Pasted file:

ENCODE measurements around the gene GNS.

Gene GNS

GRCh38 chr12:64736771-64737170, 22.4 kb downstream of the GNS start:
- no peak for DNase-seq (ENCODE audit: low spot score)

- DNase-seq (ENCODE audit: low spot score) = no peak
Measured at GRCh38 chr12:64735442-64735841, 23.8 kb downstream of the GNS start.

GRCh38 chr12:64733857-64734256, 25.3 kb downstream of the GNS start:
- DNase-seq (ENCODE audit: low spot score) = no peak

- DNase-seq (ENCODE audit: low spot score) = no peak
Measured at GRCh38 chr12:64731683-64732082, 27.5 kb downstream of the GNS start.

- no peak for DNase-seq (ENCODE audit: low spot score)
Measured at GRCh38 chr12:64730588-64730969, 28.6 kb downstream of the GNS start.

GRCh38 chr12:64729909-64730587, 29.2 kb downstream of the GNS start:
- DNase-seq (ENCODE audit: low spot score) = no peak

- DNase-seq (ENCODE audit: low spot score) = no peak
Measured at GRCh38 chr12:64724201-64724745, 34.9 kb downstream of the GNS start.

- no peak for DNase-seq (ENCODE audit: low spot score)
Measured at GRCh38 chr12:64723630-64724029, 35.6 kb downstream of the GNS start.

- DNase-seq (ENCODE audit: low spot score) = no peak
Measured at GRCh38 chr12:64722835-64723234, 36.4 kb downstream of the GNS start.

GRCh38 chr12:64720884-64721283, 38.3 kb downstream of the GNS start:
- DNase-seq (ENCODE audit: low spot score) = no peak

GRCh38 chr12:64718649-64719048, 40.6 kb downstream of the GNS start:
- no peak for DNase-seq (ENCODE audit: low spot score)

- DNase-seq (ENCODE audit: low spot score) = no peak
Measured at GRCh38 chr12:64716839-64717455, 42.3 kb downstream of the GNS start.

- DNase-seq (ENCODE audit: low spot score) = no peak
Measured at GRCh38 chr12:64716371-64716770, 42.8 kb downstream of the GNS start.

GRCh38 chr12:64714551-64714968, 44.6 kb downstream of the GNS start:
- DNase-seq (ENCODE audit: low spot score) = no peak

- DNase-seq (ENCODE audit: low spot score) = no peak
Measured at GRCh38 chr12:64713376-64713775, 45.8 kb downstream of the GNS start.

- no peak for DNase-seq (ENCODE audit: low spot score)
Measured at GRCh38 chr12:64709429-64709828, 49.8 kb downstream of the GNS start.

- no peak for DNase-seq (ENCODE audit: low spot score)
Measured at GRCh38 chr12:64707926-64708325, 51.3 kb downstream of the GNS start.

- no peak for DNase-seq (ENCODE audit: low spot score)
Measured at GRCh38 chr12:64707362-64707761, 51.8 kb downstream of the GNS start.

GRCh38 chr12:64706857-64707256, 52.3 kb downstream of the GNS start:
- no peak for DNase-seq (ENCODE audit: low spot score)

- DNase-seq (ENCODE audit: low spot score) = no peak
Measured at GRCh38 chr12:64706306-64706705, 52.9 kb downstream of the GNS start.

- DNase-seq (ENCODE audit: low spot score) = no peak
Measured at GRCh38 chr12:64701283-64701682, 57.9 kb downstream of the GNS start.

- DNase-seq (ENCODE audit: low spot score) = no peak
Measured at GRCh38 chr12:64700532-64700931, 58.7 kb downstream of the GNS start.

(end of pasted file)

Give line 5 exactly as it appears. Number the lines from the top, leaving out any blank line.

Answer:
- DNase-seq (ENCODE audit: low spot score) = no peak